God of the crushed
Teresa Lockhart Stricklen
In worship we glimpse the world as God wants it to be. | Read: Galatians 5:16–26
Mental illness has such a stigma that it wasn’t that long ago that people had mental health prescriptions filled in other counties, paying for them out of pocket, because they couldn’t risk having people know they had “a problem.” Those days are mostly gone, but mental illness is still not treated like any other physical problem. Because of the complexity of physical, environmental, cognitive and emotional issues involved, there is a residual perception that mental illness is at least partly the victim’s fault. People with depression that affects their work can be fired for lack of productivity. There is a failure by all concerned to see such impairment as a disability that needs accommodation. To make matters worse, people who are mentally ill are not able to be their own advocates because their judgment is skewed.
Study: Mental illness in the Bible
Leading biblical characters experienced what we today would call mental illness or depression. The ancients often talked about mental illness in terms of having an evil spirit (see 1 Samuel 16:14), yet the Bible is realistic in its depictions of mental illness and offers hope.
Job, Jonah, Elijah and Jeremiah all experienced such deep anguish that they wanted to die (see Job 3:11; 7:15; Jonah 4:3; 1 Kings 19:4; Jeremiah 20:18). King Saul’s behavior suggests that he might have been bipolar, according to an article by George Stein in the March 2011 British Journal of Psychiatry, citing 1 Samuel 10:10–13, 16:23 and 19:23–24. Babylonian King Nebuchadnezzar had a period in his life when his reason departed from him (see Daniel 4:36), but this served to teach him that God alone is sovereign of life. The Psalms are full of mental anguish (especially Psalm 88).
An extreme example is found in the story of the Gerasene demoniac in Mark 5. At the beginning of this story, the man is like the Incredible Hulk on a rampage. It sounds like behavior I witnessed the summer I served on the locked schizophrenia ward at the Maudsley Hospital in London, one of the oldest facilities for the treatment of mental illness. Full-blown mania is dangerous—to the person and to those seeking to restrain the person from doing harm. However, Jesus offers healing from those forces that seek to damage and destroy. After his encounter with Jesus, the one who wandered among the tombs “howling and bruising himself with stones” is found “clothed and in his right mind” (Mark 5:5, 15).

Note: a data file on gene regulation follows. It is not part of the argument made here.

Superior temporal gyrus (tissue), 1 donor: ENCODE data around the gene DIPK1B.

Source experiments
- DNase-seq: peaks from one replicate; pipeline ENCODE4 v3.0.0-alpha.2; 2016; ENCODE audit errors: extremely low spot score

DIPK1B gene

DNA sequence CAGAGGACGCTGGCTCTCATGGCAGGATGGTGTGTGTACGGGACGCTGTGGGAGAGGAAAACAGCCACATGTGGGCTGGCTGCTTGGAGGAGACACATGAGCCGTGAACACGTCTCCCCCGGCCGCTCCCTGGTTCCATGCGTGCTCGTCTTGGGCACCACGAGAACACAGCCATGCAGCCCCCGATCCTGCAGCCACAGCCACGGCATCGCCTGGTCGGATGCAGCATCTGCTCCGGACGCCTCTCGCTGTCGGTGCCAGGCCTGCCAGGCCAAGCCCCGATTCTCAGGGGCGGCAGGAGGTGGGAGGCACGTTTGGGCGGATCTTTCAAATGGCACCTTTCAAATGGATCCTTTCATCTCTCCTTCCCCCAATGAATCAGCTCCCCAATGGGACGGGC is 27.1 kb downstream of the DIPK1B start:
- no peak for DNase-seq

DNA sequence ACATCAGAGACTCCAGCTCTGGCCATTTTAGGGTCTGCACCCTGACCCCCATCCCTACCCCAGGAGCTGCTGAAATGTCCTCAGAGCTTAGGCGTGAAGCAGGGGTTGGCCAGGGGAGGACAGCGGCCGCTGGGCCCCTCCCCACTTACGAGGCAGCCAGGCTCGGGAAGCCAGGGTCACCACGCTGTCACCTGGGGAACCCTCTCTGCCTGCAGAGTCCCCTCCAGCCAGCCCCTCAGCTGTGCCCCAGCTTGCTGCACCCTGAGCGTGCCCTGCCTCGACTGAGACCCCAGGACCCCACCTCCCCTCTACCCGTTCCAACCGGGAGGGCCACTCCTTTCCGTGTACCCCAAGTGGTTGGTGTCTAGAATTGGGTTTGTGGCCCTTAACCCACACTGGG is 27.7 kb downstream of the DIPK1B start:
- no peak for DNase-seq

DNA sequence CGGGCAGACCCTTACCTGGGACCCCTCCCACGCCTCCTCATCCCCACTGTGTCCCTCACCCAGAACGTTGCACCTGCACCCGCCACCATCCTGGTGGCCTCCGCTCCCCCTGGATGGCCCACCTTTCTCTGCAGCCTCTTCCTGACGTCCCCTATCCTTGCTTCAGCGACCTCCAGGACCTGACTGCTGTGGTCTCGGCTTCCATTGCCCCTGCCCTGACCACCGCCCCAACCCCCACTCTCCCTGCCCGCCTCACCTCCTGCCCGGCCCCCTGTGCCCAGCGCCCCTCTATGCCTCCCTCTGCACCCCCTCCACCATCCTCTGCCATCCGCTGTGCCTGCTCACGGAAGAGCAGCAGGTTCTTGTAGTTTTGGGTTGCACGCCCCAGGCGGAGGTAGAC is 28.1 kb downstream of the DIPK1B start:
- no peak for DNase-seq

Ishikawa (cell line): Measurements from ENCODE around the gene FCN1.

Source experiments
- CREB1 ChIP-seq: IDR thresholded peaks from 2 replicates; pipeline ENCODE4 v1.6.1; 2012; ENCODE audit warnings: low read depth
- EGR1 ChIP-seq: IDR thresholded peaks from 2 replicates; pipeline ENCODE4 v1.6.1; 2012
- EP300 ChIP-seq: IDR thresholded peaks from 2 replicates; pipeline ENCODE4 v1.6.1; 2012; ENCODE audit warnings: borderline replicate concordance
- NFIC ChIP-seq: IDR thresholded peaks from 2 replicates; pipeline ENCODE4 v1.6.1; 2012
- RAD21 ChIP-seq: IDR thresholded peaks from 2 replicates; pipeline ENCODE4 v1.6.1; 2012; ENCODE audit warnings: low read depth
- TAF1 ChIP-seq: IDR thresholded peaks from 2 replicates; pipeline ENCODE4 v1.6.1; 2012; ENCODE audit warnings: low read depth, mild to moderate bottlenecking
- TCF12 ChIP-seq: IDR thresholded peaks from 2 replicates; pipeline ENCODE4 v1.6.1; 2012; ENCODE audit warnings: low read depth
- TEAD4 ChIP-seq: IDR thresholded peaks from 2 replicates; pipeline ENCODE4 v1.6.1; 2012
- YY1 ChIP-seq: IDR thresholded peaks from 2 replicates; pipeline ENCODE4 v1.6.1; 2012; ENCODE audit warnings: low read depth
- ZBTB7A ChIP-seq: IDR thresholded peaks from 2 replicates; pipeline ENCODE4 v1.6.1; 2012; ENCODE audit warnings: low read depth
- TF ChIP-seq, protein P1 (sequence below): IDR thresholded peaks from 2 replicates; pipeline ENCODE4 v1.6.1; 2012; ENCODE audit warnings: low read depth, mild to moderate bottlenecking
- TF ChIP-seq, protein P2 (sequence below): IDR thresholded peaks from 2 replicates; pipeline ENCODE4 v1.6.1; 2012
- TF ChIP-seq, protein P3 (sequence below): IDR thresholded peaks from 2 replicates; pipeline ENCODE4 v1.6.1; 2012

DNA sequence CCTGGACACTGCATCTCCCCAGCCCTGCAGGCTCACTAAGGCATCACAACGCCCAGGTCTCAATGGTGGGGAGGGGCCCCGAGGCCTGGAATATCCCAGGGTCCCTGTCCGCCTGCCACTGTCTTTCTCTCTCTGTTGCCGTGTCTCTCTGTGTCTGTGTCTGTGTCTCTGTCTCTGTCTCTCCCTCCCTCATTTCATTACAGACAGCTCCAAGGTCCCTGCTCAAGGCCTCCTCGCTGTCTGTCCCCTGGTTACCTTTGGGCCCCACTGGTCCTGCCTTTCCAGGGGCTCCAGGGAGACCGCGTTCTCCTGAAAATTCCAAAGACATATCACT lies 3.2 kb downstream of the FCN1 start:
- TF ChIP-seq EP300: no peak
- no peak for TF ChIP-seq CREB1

Remember: Store up Scripture
Memorizing verses such as the following can help quell the disturbing thoughts that affect mental health:
“God did not give us a spirit of cowardice, but rather a spirit of power and of love and of self-discipline.” (2 Timothy 1:7)
“Do not worry about anything, but in everything by prayer and supplication with thanksgiving let your requests be made known to God. And the peace of God, which surpasses all understanding, will guard your hearts and your minds in Christ Jesus.” (Philippians 4:6–7)
“Do not fear, for I am with you, do not be afraid, for I am your God; I will strengthen you, I will help you, I will uphold you with my victorious right hand.” (Isaiah 41:10)
“Beloved, do not believe every spirit, but test the spirits to see whether they are from God.” (1 John 4:1)
“Surely I know the plans I have for you, says the Lord, plans for your welfare and not for harm, to give you a future with hope.” (Jeremiah 29:11)
Pray: Breath prayer
Breath prayer consists of repeating a phrase with every breath in order to implant the prayer deep within your soul. Pray one of the preceding verses as a breath prayer.
Live: Good thinking
The Bible instructs us: “Finally, beloved, whatever is true, whatever is honorable, whatever is just, whatever is pure, whatever is pleasing, whatever is commendable, if there is any excellence and if there is anything worthy of praise, think about these things” (Philippians 4:8). As ambassadors of Christ, who heals our infirmities, we have spiritual medicine to offer alongside medical treatment. We are called to be advocates and comforting companions for those suffering from mental illness, exorcising, in Jesus’ name, all forces that seek to hurt or destroy.